We recently released a scheduled update of Apigee Edge, which gives free, open access to the same enterprise-grade API platform used by industry leaders like Walgreens, eBay, and AT&T.
This update adds some new features to Apigee’s set of resources that enables you to build Node.js applications that run on Edge.
Using apigeetool: the new CLI
Apigeetool is the CLI utility we use to deploy both Node.js code and regular proxies to Edge. Even though everything apigeetool does is in our public API, the process of packaging up a Node.js app and its dependencies entails many steps; combining it into a single tool simplifies things.
The original version of apigeetool is built in Python, and a lot of people have been using it. However, as part of the Apigee-127 project, we’ve built a new version in Node.js. It’s better and faster in a few ways:
Because it’s built in Node.js, it’s easy to perform certain tasks in parallel, which makes it run faster.
It breaks up the contents of the node_modules folder into different files and uploads them separately. This means that Node.js apps that were too large to deploy using the old Python tool can work with the new Node.js tool.
It can be embedded in larger Node.js apps, like the a127 CLI utility, which is also a part of the Apigee-127 project.
When you set the
-R flag, it can automatically run
npm on Edge in the cloud, as described below.
Installing the tool is simple if you’ve already installed Node.js and npm. Just run:
sudo npm install -g apigeetool
And here is an example of the command that will deploy a Node.js application to Apigee:
$ apigeetool deploynodeapp -n myNodeApp -d . -m server.js -o myorg -e test -b myNodeApp -u ntesla -p myPassword -R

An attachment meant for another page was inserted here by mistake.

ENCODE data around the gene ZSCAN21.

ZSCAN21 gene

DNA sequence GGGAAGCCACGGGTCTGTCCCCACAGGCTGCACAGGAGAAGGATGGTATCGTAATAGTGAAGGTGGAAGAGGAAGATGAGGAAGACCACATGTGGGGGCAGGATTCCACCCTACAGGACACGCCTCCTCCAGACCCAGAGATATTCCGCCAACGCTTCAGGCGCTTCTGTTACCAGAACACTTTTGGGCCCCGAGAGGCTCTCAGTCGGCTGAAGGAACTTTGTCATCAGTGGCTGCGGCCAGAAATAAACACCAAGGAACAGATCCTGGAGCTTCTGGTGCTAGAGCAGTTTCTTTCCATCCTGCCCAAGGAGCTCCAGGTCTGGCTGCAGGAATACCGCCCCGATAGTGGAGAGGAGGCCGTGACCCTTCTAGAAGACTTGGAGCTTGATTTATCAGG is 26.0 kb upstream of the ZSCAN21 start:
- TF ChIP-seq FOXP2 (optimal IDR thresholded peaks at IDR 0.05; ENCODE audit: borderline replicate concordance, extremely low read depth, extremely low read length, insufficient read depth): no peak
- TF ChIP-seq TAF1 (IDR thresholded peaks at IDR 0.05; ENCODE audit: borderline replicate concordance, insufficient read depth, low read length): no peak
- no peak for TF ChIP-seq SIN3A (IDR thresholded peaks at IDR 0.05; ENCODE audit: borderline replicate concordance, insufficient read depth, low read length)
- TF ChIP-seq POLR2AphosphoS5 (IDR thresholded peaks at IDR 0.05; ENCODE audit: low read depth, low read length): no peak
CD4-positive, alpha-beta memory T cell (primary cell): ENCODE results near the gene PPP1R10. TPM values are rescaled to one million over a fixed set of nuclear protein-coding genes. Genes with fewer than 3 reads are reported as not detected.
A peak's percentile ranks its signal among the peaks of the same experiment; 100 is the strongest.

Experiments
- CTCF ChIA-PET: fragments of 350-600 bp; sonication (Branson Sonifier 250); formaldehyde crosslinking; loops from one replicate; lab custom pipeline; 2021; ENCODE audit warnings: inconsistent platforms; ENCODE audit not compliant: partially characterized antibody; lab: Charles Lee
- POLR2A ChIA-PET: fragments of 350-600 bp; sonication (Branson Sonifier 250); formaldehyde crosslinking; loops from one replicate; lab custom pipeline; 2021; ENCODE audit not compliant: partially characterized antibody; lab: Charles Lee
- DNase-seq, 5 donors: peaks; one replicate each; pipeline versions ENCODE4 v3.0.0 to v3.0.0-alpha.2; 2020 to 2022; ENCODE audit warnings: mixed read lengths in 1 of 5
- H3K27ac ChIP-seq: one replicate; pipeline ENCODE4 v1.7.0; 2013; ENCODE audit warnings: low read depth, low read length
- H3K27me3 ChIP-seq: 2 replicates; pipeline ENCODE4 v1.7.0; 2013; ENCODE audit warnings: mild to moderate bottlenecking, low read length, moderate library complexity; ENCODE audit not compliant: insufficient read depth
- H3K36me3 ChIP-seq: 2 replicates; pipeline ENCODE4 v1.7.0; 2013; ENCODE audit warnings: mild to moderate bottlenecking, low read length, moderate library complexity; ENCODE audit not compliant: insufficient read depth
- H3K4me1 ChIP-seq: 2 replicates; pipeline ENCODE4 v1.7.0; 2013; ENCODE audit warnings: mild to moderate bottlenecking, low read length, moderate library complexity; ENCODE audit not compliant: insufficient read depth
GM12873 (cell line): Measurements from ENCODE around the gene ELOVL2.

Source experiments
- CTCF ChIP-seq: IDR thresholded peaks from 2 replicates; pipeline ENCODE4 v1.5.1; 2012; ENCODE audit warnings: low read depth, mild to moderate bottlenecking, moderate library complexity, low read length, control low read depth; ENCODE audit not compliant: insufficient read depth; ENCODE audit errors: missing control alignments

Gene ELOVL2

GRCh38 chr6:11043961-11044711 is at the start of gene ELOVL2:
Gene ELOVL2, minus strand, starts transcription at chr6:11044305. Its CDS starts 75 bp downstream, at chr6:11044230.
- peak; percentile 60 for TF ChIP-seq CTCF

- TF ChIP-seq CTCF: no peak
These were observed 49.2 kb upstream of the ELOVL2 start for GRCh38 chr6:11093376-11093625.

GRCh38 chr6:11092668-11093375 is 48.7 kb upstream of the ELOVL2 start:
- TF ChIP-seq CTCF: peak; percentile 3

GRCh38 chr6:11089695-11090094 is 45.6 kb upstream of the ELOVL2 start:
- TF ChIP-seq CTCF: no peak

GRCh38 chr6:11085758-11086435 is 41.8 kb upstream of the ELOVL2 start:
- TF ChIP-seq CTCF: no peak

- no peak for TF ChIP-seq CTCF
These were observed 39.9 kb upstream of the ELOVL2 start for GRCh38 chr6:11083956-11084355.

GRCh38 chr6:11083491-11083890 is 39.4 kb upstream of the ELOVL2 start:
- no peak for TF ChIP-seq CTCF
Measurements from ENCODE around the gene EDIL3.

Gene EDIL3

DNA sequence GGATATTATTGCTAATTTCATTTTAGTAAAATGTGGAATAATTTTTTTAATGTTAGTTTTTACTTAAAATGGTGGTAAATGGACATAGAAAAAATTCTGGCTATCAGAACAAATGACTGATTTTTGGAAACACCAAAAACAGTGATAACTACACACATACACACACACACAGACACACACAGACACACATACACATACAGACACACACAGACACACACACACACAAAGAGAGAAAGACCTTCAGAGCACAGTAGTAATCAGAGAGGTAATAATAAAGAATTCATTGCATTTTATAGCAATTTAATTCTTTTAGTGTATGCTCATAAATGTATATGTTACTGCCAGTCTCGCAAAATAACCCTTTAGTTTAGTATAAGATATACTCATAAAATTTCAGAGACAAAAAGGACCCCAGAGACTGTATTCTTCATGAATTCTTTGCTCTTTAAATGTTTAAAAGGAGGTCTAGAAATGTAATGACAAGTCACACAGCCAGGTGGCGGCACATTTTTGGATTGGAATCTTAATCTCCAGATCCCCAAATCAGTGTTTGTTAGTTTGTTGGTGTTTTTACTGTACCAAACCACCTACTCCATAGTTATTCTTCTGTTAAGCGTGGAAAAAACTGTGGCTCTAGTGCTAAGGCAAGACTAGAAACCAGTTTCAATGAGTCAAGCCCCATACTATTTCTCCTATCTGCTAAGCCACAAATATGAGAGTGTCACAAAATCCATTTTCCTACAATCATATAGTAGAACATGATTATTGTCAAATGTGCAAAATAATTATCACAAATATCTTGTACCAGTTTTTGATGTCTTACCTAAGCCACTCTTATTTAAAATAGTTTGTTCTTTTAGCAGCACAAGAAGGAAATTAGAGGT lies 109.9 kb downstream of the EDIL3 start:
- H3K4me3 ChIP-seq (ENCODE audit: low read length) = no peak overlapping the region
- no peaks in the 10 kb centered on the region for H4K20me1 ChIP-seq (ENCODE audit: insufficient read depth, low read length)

For more details about apigeetool and the
-R flag, see "Deploying a standalone Node.js app."
Run npm on Edge in the cloud
Since we first introduced Node.js support, Edge has required that Node.js app dependencies (all the stuff in the node_modules folder) be uploaded when the app is deployed. This caused problems for some of our users because the modules—and the entire collection of modules—often grew too large, causing deployments to fail. This dependency upload requirement also meant that with every deployment to Apigee, apigeetool needed to push several megabytes up to the Apigee cloud.
Now enter a recent release of Apigee Edge that supports the ability to run npm in the cloud. This reduces the amount of stuff that needs to be uploaded for apps.
Here’s how it works:
Use the new Node.js-based version of apigeetool to deploy your app.
Apigeetool uploads everything in your app, with the exception of the node_modules folder.
Once everything’s been uploaded, apigeetool makes an API call to Apigee that runs the
npm install command. This installs all of the dependencies referenced in your app’s package.json in the Apigee cloud.
App deployment proceeds as usual.
This “npm in the cloud” feature has an API, of course, which makes it possible to run and rerun npm on the same revision of an application. It supports a number of npm commands:
For information about using the npm API, see the Manage Node Packaged Modules SmartDocs.
Securely store sensitive data
Node.js apps that use the Volos Connectors often need to do things like connect to databases. These connections often require security credentials, such as passwords. Previously, this meant carefully storing credentials in the code or in a file and trying to ensure that they aren’t accidentally emailed or pushed to GitHub.
The Edge secure store feature is designed to help solve this problem. You can use it to upload secure values, such as passwords, to Edge via the vaults API. The secure values are encrypted and stored as entries in vaults, which are secure storage areas in the secure store. The secure values are decrypted and made available only to Node.js applications that are running inside the correct context and that use the apigee-access module to retrieve them.
Vaults can be scoped to either the organization or environment levels. For example, each Edge organization has a set of secure stores and each environment, such as test, dev, or prod, has an additional store. In this way, organizations and environments that have different security requirements for different backends can store different secure values.
For more information about the secure store, see “Using the secure store.” To learn more of the basics around Node.js on Apigee Edge, check out this webcast with Greg Brail (@gbrail) of Apigee.
To get all of the details, see our Apigee Node.js docs.